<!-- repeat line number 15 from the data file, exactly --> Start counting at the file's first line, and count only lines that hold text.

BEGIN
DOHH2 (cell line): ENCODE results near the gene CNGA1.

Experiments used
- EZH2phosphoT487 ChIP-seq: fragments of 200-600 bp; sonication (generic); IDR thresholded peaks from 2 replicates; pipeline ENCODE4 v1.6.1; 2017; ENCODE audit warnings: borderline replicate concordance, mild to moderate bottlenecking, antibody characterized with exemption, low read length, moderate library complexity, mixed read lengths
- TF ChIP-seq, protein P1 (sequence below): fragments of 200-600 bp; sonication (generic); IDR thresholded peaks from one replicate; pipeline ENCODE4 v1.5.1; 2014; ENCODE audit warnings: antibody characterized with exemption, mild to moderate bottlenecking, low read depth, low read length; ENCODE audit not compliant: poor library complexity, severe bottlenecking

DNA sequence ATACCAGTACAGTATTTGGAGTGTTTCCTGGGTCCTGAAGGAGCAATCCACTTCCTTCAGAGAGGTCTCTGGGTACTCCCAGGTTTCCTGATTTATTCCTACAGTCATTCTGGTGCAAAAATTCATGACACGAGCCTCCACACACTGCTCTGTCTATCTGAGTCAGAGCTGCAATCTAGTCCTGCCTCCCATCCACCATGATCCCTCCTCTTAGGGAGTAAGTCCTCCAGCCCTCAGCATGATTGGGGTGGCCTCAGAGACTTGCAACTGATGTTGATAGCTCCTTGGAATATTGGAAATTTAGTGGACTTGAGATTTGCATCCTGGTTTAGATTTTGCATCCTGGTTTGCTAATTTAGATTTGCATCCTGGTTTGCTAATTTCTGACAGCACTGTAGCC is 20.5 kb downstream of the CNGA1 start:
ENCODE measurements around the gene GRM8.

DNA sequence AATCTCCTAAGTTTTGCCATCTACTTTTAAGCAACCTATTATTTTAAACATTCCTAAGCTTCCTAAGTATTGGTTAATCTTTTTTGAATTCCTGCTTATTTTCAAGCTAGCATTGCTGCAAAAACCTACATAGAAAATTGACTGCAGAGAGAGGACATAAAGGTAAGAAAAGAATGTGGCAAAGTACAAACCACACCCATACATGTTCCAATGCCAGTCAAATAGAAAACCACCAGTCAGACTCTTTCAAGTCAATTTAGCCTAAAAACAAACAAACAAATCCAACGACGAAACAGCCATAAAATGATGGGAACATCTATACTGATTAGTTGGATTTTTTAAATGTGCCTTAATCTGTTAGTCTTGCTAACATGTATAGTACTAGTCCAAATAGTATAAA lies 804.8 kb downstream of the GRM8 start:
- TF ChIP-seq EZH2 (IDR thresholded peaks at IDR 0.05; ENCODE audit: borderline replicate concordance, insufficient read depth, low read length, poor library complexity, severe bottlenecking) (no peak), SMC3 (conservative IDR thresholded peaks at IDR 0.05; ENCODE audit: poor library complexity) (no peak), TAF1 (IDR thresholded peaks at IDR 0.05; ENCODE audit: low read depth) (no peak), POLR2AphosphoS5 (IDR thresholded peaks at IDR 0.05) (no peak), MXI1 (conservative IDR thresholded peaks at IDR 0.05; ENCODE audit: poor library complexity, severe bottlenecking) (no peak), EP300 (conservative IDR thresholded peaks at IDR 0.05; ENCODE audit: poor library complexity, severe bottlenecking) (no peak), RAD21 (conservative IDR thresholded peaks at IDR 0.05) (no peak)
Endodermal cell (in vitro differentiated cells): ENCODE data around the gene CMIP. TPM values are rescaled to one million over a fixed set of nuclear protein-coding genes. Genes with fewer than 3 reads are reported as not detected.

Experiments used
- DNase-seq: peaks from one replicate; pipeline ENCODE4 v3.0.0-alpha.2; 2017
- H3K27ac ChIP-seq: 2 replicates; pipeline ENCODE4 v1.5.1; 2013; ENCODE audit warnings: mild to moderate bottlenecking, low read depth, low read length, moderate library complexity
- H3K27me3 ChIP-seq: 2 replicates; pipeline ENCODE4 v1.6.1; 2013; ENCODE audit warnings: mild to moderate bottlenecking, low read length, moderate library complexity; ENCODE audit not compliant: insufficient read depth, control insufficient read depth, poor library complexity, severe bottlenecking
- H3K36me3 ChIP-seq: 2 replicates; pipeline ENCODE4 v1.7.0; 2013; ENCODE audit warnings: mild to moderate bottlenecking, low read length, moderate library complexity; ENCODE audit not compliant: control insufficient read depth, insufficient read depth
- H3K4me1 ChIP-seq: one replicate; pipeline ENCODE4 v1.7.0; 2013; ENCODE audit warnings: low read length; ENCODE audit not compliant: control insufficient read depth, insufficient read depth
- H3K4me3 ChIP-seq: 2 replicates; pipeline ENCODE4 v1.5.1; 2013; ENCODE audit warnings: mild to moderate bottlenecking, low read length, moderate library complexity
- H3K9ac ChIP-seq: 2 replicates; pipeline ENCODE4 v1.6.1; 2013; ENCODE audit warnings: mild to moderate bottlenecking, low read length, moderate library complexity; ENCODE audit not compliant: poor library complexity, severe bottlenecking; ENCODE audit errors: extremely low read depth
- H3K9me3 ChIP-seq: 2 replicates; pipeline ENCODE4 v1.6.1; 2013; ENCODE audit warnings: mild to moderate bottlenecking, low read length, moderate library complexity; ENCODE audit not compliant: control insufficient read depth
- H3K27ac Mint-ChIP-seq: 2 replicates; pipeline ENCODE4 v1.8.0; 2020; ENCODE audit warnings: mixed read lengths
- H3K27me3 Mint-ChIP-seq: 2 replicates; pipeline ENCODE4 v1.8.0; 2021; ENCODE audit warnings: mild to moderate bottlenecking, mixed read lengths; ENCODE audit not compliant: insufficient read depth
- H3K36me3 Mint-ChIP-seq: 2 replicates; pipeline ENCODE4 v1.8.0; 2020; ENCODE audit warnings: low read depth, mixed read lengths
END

- H3K4me1 ChIP-seq: one replicate; pipeline ENCODE4 v1.7.0; 2013; ENCODE audit warnings: low read length; ENCODE audit not compliant: control insufficient read depth, insufficient read depth